Caleb Swanigan

Caleb Sylvester Swanigan (born April 18, 1997) is an American professional basketball player. He played college basketball for the Purdue Boilermakers. He was ranked among the top prep players in the national class of 2015 by, and ESPN. He completed his senior season in the 2014–15 academic year for Homestead High School, who went on to win the first state championship in the school’s history. Swanigan was named Indiana’s Mr. Basketball and a McDonald’s All-American.

American basketball player (born 1997)

Caleb Swanigan

Swanigan playing for Purdue in March 2017
Free agent
Position Power forward
Personal information
Born (1997-04-18) April 18, 1997 (age 24)
Indianapolis, Indiana
Listed height 6 ft 9 in (2.06 m)
Listed weight 260 lb (118 kg)
Career information
High school Homestead (Fort Wayne, Indiana)
College Purdue (2015–2017)
NBA draft 2017 / Round: 1 / Pick: 26th overall
Selected by the Portland Trail Blazers
Playing career 2017–present
Career history
20172019 Portland Trail Blazers
2017–2018 Canton Charge
2018–2019 Texas Legends
20192020 Sacramento Kings
2019 Stockton Kings
2020 Portland Trail Blazers
Career highlights and awards
Stats  at
Stats  at

Swanigan originally committed to Michigan State University, but later decommitted and committed to Purdue University. He was named Big Ten Freshman of the Week three times, a record at Purdue. He was also named to the Big Ten All-Freshman Team and also received a National Freshman of the Week award. Swanigan finished the season with 10.2 points per game and 8.3 rebounds per game.

During his sophomore year, Swanigan was named the Big Ten Player of the Year and first-team All-Big Ten, and was a unanimous first-team All-American. He was a finalist for the 2017 Karl Malone Award, given to the nation’s top power forward. On June 22, 2017, he was selected 26th overall in the first round of the 2017 NBA draft by the Portland Trail Blazers.[1]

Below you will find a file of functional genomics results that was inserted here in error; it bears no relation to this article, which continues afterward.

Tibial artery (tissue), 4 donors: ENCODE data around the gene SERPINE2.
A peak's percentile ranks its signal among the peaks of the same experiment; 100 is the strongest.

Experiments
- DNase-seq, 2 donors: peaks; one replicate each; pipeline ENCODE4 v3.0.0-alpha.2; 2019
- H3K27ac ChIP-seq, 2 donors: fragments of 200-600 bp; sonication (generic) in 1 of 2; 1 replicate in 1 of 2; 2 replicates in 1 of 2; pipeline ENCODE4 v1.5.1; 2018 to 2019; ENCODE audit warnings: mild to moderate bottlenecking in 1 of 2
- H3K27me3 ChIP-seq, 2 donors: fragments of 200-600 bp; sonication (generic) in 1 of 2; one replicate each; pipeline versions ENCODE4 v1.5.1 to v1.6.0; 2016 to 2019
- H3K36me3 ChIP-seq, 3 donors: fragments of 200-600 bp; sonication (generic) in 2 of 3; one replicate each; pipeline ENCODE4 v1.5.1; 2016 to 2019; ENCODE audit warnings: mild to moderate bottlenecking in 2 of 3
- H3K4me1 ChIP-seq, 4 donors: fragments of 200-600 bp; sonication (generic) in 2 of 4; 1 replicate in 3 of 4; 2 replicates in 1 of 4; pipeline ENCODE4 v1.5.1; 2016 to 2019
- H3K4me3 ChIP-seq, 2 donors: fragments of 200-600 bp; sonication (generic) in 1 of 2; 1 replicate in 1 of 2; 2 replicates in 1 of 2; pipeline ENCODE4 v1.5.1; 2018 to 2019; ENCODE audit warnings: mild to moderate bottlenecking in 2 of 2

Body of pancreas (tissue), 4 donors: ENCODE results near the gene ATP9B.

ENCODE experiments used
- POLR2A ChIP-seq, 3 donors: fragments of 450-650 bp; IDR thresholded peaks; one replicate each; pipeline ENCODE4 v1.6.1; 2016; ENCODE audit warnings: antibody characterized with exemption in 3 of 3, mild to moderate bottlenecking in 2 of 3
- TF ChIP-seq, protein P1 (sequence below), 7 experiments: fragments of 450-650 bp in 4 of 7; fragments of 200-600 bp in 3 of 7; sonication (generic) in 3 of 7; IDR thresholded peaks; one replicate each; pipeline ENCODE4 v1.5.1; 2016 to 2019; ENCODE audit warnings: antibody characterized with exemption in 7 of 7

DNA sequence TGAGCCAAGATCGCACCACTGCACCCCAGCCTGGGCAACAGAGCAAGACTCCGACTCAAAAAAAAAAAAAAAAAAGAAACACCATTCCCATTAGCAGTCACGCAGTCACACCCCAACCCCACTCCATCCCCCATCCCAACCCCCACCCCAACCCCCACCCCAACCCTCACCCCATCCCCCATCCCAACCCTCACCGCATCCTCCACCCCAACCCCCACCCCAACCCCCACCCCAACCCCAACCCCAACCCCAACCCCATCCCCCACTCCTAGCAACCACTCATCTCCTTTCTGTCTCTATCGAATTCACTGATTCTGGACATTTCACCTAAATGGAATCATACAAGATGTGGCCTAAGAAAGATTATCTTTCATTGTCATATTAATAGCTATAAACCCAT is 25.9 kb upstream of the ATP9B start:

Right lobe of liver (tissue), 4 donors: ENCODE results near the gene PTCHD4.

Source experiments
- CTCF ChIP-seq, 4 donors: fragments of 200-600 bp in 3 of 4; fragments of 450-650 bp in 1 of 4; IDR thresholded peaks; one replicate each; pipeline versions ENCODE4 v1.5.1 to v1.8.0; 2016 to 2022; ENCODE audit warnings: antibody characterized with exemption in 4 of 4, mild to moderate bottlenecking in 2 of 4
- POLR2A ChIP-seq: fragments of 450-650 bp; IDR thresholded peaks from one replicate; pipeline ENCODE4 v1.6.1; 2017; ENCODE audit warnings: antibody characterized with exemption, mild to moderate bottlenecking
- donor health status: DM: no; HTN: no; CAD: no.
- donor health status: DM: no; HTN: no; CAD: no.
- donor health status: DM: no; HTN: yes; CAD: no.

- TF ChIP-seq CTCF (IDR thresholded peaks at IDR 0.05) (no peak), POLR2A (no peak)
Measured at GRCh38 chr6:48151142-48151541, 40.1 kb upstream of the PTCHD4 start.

. . . Caleb Swanigan . . .

Swanigan grew up in an unstable home due to his father, Carl Swanigan Sr., who had a crack cocaine addiction. Swanigan’s mother, Tanya, had six children. Swanigan moved between Utah and Indianapolis during his youth, spending time in homeless shelters.[2]

Swanigan inherited two key features from his biological father—height and a tendency to obesity. The elder Swanigan, who died in 2014 from complications from diabetes, was 6 ft 8 in (2.03 m) and weighed nearly 500 pounds (230 kg) at his death. By the time Swanigan was entering eighth grade, he was 6 ft 2 in (1.88 m) and 360 pounds (160 kg).[2] Swanigan has described his bad eating habits as primarily eating desserts and being surrounded by unhealthy food due to his family’s financial situation. Swanigan’s large size was the reason his aunt nicknamed him “Biggie,” often saying “Biggie Biggie Biggie, can’t you see.”[2] His weight issues, according to ESPN writer Myron Medcalf, were also a symptom of his unstable home situation. His father had many brushes with the law, battled drug addiction for most of his adult life, and physically assaulted his wife. According to a story in Bleacher Report, he was accidentally dropped by his mother as an infant, leaving a bruise on his face; this incident led her to move with her children to Salt Lake City. For the next decade, the family bounced between Indianapolis and Utah; he recalled that he lived in five different homeless shelters and attended 13 different schools by the time he was 13.[2]

When his mother decided to move the family to Houston, his older brother Carl Jr., concerned that Caleb would keep gaining weight if he moved with his mother, called his former AAU basketball coach, Roosevelt Barnes, a former three-sport star at Purdue who played on the school’s 1980 Final Fourteam and now a successful sports agent. Barnes, living in Fort Wayne, Indiana, agreed to take Caleb in if he could adopt him and raise him as his own son. Barnes adopted Swanigan prior to his 8th grade year. Barnes addressed Swanigan’s eating habits and, after receiving clearance from a cardiologist, began putting him through workouts similar to those Barnes himself went through in college. By the time Swanigan finished high school, he had slimmed down to 260 pounds (120 kg).[2]

Swanigan in the 2015 McDonald’s All-America game

In the fall of 2011, Swanigan attended a basketball camp led by NBA former coach John Lucas after Barnes convinced Lucas to let him into the invite-only camp in Louisville.[3] When it came to selecting his high school, Swanigan’s guardian Barnes said, “When he chose his high school, his high school had never really done much in the tournament, and his goal was to win a state championship at a school where that had never been done before.”[4] Swanigan attended Homestead High School and wore the same number as Barnes, number 44.[3]

As a senior, he was named Indiana Mr. Basketball and led Homestead to a first-ever state title. He was ranked as a top-20 national prospect in his class.[5] He was named a McDonald’s All-American.[6] Swanigan averaged 22.6 points and 13.7 rebounds as a senior.[7] Academically, Swanigan maintained a 3.1 GPA and graduated in three years instead of the usual four.[8]

. . . Caleb Swanigan . . .

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. . . Caleb Swanigan . . .

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